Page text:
In the following, we outline steps to convert a Synology NAS device into a backup DNS server for an Active Directory (Windows Server 2019) environment.

1. Install DNS Package on Synology NAS – straightforward, by opening Package Manager.

2. Set up a “Slave Zone” – Within Synology’s DNS manager, create a slave zone, set domain type to Forward Lookup Zone, and enter your PDC’s DNS information.

3. Set up DNS Resolution and forwarding on the NAS – In the below, we have enabled the resolution service, and also forwarders. In our lab, we actually do have a backup local DNS server (192.168.1.8 here), but also forward on DNS requests to Google (8.8.8.8/8.8.6.6) to allow for internet connectivity during PDC downtime.

4. Configure DNS Forwarding on PDC – On your server, open DNS, select your AD’s forward lookup zone, open properties.

4.1 Under Zone Transfers, ensure Allow Zone Transfers is enabled, to servers listed in the DNS Tab.
4.2 Under Notify – Ensure the same setting is enabled.
4.3 Add your Slave Name Server to the list of configured name servers. Important – ensure your server validates, with a green check once its FQDN is added.

5. Verify DNS records and Zone Transfer has completed On the Synology DNS Manager, under ‘Zones’, select ‘Edit’ and open ‘Resource Record’ you should find propagated records.

Optional but recommended – repeat steps 2-5 for the Reverse Lookup Zone (EG, 1.168.192.in-addr.arpa) and _msdcs.yourlocal.domain. You *do* have a reverse lookup zone configured, don’t you? =)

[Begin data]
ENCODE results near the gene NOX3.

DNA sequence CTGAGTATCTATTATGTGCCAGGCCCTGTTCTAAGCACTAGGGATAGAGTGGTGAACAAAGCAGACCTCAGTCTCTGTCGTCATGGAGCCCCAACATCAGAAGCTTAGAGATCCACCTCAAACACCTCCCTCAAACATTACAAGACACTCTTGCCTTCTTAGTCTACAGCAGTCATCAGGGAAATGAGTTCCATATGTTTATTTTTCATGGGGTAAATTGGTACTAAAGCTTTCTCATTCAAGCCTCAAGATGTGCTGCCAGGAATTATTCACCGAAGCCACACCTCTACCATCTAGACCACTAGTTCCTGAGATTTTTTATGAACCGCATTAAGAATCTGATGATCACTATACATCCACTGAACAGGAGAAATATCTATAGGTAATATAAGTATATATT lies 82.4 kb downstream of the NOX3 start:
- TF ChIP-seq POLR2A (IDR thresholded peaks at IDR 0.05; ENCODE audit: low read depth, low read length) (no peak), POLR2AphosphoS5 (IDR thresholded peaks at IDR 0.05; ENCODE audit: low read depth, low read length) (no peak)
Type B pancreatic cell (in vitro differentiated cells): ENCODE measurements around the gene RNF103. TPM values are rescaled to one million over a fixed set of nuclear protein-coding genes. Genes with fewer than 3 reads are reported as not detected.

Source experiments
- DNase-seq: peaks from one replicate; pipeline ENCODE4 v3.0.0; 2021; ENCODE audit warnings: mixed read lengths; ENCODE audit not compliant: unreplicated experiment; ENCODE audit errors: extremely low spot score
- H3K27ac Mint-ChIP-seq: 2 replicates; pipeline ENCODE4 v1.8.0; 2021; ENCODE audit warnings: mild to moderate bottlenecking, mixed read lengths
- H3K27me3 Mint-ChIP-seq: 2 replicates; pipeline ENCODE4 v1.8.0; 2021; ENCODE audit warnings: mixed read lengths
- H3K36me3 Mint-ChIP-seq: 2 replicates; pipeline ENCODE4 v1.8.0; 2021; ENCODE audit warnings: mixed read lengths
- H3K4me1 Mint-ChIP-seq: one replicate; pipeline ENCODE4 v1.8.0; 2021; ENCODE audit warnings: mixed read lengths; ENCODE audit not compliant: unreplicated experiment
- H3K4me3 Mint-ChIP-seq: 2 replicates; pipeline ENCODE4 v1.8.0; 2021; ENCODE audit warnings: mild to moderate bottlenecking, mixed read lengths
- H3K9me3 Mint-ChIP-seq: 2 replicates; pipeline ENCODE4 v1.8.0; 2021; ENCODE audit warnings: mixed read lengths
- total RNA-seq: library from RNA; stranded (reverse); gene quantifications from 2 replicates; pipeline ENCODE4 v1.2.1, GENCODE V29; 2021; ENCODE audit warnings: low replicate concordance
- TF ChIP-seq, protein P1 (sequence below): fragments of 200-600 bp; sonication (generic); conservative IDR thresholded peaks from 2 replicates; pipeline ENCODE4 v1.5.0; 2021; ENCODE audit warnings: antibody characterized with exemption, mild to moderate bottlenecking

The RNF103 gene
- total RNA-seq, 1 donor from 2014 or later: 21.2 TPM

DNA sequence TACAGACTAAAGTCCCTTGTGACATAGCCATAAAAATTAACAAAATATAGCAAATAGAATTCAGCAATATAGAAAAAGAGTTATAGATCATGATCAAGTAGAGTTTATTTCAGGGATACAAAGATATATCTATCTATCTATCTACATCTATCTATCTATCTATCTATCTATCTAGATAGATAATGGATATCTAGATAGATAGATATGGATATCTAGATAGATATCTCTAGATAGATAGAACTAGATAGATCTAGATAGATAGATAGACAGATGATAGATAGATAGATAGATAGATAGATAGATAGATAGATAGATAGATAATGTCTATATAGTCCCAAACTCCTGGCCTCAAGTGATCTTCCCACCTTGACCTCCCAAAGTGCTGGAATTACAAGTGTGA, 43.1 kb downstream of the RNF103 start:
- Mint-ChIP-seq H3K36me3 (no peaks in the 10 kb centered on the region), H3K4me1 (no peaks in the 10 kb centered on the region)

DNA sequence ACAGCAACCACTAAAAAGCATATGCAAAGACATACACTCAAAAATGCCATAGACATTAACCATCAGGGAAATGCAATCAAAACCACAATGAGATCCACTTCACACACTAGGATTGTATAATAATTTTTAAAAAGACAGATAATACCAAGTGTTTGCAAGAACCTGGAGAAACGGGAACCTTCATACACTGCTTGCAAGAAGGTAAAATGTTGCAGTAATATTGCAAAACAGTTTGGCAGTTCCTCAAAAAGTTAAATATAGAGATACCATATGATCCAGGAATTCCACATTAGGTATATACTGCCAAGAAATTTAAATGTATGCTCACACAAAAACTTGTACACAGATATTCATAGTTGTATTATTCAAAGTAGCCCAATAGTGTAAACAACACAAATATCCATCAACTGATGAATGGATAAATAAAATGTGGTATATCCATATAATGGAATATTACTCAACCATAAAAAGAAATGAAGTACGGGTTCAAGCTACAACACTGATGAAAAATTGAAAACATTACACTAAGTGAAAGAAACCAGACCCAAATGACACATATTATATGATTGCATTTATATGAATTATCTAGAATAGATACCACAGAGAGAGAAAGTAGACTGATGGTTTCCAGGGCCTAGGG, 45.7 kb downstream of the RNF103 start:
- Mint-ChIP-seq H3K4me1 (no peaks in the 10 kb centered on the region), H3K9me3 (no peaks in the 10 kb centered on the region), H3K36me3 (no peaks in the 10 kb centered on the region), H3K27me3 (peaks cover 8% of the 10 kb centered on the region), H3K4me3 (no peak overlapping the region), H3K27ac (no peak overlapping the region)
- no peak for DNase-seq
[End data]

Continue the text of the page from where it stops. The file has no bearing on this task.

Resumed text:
6. Add your New DNS Server to DHCP – Don’t forget to configure your DHCP leases to include your new backup DNS server!

7. Test out DNS resolution – Finally, test your new server to ensure it’s resolving external domain names correctly, and test a failure of your PDC by taking it offline. Success!

If this writeup has been helpful to you, please share your comments below. And as always, if you’re looking for proactive managed IT service in Atlanta, Euclid is here to help!


Subdomain and Domain forwarding not working properly with GoDaddy and Sonicwall Firewall

Godaddy ​Domain and Subdomain Forwarding times out without forwarding, unexpectedly, when using a Sonicwall Firewall.

Domain Forwarding is typically used to redirect a user to a different website when they type in a URL in a browser. In this case, the forwarding will time out – with either a browser 404 error – or a CONNECTION_TIMED_OUT message. DNS resolution will work properly – subdomain.domain.com for example will return the correct A record, pointing to Godaddy’s IP addresses.

The domain redirect may work sporadically on some phones or computers where traffic is not directly passing through a Sonicwall firewall.

The reason for the failed domain forwarding is that by default the Sonicwall enables TCP Packet Sequence Randomization which causes Godaddy’s Domain Forwarding service to break. When doing packet analysis in Wireshark, we saw TCP ACK connections out of sequence and dropped connections.

To fix this issue:

  1. Login into the IP address of the Sonicwall firewall.
  2. Go to http://{firewall.ip.address}/diag.html – You will get a warning about Advanced Settings
  3. Click on Internal Settings.
  4. Untick the box: “Enable TCP sequence number randomization”
  5. Scroll up and click Accept.
  6. Click Close.
  7. Reboot the firewall.

Verify you can now access a Domain forwarded address.  Note that servers behind the firewall will be slightly more vulnerable to host identification by disabling this TCP Sequence Randomization. But in this case, it would be a fairly targetted attack, so the overall risk is low.